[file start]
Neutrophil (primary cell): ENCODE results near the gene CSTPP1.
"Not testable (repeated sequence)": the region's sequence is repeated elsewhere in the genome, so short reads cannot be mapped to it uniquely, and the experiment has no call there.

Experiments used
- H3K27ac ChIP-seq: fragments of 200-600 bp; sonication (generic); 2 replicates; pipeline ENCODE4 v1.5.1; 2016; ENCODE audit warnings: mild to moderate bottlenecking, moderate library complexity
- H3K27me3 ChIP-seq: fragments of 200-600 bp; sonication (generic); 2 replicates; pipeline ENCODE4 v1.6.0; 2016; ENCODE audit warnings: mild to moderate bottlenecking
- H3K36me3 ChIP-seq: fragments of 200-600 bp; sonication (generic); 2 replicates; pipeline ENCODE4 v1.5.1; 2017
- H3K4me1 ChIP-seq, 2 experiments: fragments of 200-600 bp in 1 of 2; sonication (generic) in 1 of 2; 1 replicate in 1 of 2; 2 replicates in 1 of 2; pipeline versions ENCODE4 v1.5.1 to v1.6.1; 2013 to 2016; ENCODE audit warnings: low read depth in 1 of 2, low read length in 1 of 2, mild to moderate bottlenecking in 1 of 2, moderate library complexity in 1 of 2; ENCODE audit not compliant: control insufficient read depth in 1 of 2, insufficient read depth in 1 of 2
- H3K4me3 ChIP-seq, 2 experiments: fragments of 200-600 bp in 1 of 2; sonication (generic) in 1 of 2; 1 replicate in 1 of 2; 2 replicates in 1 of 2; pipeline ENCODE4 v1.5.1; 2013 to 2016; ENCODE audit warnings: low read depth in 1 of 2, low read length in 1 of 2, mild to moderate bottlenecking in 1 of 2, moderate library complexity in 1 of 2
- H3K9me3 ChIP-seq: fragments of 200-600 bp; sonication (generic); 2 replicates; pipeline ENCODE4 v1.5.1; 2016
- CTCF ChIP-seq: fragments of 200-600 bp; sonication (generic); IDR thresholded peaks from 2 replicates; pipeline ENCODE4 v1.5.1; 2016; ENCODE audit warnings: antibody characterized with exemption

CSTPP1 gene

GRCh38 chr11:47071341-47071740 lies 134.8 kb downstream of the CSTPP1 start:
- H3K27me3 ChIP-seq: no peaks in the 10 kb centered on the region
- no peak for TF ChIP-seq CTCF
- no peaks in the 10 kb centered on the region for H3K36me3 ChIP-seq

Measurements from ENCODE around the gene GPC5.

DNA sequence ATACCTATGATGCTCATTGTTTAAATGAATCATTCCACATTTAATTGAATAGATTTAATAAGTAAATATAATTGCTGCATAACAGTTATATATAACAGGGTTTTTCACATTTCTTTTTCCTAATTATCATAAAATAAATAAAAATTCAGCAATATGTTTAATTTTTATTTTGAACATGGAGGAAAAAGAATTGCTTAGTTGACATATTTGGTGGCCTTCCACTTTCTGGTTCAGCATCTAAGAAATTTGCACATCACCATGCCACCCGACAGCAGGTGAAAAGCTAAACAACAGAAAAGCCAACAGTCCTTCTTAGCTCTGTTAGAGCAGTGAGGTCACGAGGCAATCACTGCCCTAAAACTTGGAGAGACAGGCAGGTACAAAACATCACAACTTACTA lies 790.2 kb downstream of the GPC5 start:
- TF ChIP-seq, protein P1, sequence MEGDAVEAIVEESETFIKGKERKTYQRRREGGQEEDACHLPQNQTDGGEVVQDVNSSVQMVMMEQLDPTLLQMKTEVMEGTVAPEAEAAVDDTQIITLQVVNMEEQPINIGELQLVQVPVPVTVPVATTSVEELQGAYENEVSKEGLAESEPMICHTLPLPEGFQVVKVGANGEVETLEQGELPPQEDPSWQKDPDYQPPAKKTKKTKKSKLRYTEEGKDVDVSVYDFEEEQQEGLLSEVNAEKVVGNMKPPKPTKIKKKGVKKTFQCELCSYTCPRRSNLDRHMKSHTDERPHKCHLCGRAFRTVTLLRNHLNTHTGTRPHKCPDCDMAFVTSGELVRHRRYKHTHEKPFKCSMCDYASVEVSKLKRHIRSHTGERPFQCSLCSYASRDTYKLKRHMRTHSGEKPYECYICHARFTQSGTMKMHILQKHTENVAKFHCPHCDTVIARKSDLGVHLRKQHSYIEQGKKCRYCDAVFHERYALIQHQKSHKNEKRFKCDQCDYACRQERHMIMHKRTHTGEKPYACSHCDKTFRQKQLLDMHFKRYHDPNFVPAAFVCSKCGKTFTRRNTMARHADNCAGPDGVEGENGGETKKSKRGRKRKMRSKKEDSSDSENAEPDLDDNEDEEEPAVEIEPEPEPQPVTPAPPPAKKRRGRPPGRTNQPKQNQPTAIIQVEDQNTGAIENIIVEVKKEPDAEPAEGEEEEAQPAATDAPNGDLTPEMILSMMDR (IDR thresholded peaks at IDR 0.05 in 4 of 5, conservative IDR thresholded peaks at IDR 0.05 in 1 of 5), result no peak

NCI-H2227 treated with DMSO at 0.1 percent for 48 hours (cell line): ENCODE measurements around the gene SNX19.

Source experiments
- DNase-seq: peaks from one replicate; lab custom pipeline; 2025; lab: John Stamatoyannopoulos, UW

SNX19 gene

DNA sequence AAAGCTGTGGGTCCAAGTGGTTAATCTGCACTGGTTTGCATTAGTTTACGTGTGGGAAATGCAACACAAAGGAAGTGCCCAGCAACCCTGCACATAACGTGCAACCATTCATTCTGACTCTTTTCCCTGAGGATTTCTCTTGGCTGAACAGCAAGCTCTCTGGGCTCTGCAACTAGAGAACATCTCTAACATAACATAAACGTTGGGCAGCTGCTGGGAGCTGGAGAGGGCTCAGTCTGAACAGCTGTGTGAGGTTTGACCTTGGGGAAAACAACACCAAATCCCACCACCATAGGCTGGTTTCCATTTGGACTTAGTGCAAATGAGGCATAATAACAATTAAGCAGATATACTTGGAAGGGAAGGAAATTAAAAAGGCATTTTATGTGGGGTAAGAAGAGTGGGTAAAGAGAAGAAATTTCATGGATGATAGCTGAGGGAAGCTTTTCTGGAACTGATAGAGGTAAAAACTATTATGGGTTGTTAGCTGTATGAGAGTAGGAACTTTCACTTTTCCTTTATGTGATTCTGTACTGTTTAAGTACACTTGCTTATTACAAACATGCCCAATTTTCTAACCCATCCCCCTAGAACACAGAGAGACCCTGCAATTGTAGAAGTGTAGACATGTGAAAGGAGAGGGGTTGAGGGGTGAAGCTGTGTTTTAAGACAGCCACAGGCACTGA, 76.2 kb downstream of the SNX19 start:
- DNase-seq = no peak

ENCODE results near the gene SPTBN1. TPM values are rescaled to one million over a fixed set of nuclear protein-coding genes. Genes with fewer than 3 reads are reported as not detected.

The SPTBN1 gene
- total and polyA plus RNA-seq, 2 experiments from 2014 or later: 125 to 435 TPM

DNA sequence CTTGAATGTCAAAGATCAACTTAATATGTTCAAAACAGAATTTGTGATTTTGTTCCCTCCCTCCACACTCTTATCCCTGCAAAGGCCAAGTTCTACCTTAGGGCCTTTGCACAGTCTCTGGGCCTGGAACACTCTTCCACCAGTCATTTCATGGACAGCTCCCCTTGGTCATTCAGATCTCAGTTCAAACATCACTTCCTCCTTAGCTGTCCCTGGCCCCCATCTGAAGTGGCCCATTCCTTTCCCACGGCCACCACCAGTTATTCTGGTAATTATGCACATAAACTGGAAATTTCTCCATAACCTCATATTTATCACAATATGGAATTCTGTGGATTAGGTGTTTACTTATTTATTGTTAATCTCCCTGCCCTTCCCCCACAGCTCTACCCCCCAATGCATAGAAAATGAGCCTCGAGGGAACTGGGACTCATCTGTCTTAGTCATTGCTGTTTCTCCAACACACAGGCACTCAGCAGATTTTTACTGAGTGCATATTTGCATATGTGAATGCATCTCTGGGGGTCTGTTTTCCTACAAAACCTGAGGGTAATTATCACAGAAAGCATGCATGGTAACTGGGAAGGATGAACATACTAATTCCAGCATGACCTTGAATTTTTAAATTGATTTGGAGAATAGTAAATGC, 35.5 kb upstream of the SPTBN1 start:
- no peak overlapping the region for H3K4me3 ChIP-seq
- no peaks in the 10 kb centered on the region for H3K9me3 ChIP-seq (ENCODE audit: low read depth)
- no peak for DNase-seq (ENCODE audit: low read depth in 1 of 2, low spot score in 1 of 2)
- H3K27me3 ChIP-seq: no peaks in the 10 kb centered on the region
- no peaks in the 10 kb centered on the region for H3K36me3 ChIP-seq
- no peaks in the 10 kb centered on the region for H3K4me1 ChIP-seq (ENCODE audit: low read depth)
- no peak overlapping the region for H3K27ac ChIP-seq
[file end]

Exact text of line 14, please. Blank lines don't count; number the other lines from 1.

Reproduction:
- no peak for TF ChIP-seq CTCF